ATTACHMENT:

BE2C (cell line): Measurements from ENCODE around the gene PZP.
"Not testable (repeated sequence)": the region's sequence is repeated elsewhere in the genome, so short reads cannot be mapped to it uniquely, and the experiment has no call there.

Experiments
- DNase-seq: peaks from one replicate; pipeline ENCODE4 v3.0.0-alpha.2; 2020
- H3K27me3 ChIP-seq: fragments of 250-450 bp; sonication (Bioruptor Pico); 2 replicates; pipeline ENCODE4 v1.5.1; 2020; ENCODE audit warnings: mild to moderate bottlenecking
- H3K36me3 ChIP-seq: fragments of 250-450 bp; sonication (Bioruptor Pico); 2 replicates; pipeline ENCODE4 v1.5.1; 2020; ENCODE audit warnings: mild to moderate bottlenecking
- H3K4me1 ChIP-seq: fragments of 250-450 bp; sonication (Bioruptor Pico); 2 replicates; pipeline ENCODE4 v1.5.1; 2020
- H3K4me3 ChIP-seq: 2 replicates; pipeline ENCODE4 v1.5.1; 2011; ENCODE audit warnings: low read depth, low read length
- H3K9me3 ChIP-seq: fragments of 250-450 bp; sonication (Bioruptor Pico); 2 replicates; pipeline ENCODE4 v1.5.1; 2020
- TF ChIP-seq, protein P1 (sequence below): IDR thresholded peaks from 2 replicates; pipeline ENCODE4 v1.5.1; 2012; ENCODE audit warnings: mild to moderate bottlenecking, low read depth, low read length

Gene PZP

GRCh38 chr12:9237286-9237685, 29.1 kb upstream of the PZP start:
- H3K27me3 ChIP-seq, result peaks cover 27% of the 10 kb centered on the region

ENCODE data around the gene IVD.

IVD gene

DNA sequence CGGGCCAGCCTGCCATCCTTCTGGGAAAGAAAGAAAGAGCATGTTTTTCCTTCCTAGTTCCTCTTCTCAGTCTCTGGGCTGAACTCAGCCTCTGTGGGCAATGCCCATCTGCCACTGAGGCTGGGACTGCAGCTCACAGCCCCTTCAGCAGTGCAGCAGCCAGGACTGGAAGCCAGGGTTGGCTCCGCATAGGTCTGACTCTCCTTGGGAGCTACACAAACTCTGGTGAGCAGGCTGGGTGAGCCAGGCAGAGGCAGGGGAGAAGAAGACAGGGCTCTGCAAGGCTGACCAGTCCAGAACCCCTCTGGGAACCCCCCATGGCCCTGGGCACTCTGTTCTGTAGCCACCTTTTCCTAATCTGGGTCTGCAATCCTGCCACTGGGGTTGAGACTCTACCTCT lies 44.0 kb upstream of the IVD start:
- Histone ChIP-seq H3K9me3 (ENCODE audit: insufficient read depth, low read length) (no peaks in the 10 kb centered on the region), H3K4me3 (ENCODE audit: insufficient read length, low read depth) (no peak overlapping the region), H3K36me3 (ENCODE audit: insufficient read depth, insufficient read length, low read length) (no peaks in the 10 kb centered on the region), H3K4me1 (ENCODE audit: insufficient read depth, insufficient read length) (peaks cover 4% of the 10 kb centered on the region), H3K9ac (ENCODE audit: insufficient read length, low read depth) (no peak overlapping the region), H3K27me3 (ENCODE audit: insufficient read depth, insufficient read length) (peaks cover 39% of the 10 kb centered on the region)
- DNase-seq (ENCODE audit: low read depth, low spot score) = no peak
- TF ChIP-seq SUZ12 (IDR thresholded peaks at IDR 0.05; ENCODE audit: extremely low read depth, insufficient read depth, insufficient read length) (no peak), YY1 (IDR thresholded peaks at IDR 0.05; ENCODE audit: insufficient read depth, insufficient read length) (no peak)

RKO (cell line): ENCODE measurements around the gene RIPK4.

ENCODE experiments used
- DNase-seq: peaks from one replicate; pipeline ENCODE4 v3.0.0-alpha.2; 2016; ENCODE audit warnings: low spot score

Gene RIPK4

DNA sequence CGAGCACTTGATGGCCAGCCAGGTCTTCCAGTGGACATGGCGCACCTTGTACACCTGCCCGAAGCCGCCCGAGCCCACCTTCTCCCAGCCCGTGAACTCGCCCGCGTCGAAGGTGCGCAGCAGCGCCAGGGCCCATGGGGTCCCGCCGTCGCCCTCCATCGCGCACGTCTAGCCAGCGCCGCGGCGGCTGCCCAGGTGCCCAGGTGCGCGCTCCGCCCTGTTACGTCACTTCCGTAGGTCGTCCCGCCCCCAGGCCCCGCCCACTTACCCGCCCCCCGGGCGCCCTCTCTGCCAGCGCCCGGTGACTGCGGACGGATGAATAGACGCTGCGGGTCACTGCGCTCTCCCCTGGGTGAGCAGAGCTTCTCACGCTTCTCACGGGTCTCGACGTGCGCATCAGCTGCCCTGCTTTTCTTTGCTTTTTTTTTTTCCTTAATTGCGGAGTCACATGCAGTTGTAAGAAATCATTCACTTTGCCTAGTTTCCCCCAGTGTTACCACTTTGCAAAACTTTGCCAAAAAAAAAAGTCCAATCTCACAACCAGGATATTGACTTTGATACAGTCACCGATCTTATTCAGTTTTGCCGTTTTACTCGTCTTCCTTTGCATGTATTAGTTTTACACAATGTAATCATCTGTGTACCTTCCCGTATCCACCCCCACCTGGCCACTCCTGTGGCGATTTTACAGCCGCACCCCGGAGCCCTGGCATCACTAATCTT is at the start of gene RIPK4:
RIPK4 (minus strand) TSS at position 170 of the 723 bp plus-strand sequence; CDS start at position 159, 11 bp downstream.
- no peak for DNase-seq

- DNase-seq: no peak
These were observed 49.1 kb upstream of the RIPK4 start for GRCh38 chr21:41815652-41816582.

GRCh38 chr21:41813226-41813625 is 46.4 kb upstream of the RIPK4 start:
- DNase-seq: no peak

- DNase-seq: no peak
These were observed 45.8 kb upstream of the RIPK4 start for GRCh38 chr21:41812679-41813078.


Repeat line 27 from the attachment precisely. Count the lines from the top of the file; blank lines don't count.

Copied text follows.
- DNase-seq: no peak